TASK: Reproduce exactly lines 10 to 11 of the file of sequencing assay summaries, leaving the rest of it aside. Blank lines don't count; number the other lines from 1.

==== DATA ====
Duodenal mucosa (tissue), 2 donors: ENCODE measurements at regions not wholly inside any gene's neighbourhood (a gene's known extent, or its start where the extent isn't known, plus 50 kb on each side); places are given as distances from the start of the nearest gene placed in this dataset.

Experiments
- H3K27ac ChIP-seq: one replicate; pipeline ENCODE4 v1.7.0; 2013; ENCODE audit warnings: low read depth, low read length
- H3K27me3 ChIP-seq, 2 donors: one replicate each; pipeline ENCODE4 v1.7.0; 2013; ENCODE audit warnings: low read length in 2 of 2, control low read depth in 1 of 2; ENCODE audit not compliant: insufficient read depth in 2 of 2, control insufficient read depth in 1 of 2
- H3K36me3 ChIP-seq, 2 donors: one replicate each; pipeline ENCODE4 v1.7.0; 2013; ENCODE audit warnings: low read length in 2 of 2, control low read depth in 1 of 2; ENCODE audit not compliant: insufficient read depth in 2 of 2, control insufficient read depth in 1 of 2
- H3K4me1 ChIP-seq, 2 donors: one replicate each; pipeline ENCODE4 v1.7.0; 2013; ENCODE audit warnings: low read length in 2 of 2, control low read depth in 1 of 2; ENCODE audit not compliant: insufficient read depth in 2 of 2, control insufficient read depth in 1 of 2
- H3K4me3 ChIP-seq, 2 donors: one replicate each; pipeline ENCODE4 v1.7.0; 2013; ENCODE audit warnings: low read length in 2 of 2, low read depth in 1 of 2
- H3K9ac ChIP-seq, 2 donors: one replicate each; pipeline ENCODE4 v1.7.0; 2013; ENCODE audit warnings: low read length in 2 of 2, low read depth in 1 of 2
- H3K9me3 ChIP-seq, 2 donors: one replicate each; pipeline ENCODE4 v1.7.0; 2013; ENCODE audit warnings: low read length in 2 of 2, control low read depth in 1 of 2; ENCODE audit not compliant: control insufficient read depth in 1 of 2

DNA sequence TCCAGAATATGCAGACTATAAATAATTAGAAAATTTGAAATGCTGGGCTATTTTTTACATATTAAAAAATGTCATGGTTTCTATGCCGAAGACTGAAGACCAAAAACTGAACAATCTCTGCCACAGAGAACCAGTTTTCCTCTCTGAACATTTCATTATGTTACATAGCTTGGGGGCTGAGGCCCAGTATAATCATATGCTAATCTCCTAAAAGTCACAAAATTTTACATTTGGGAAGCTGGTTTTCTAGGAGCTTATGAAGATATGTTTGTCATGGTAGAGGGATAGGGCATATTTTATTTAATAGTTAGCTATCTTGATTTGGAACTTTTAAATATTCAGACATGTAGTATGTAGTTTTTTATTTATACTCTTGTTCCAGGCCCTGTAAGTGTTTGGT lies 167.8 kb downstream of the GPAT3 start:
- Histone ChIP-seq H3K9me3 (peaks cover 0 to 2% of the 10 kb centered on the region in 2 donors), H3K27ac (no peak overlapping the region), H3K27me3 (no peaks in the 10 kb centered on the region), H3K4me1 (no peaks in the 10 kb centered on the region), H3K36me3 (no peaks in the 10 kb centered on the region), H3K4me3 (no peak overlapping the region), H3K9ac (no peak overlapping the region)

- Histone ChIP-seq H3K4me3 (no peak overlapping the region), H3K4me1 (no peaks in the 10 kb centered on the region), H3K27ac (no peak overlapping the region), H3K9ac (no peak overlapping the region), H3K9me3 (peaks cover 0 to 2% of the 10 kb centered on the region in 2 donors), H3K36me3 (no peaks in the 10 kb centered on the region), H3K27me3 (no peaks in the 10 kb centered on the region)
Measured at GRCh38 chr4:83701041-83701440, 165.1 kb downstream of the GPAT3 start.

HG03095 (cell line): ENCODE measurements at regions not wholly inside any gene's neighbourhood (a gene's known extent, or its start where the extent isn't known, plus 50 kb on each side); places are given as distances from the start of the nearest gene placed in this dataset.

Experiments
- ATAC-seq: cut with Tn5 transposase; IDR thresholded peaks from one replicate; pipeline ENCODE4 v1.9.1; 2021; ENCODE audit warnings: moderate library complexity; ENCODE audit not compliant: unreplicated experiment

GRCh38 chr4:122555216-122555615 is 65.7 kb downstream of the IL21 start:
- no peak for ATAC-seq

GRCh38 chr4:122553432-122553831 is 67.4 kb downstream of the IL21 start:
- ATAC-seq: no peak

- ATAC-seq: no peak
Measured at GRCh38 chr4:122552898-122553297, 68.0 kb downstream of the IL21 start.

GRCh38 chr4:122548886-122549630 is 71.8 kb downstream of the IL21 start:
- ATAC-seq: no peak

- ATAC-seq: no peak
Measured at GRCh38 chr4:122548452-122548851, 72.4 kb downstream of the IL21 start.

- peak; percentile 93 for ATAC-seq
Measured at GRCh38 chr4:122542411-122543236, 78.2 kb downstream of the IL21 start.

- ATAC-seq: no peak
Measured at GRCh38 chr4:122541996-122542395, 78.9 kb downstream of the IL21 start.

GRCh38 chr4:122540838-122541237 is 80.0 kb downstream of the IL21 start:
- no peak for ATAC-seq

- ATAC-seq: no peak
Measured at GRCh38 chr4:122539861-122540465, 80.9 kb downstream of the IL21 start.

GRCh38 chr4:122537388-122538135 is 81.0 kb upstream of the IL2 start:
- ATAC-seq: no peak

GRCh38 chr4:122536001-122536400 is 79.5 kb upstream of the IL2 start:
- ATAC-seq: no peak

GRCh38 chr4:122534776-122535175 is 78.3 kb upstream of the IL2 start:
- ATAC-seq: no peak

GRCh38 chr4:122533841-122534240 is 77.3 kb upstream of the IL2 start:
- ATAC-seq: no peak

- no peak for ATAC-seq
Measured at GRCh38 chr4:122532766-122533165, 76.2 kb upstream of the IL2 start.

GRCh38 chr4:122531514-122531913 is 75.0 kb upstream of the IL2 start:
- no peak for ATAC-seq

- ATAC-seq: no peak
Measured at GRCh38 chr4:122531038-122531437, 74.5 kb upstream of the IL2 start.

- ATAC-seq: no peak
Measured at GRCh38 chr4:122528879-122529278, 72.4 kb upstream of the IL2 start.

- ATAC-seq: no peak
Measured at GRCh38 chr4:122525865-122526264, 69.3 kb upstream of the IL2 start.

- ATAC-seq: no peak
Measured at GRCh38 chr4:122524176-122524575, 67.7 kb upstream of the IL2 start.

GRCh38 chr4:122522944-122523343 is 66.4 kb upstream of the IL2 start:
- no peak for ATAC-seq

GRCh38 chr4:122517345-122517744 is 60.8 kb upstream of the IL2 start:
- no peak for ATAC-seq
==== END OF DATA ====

DNA sequence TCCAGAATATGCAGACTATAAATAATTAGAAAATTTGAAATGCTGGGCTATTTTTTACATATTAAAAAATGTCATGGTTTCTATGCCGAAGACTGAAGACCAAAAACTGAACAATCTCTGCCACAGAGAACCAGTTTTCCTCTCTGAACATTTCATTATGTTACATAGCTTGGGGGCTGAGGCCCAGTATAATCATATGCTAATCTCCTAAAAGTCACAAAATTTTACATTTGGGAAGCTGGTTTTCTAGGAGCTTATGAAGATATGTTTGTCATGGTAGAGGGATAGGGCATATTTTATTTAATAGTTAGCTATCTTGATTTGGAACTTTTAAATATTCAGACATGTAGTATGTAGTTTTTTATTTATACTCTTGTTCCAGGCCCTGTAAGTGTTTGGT lies 167.8 kb downstream of the GPAT3 start:
- Histone ChIP-seq H3K9me3 (peaks cover 0 to 2% of the 10 kb centered on the region in 2 donors), H3K27ac (no peak overlapping the region), H3K27me3 (no peaks in the 10 kb centered on the region), H3K4me1 (no peaks in the 10 kb centered on the region), H3K36me3 (no peaks in the 10 kb centered on the region), H3K4me3 (no peak overlapping the region), H3K9ac (no peak overlapping the region)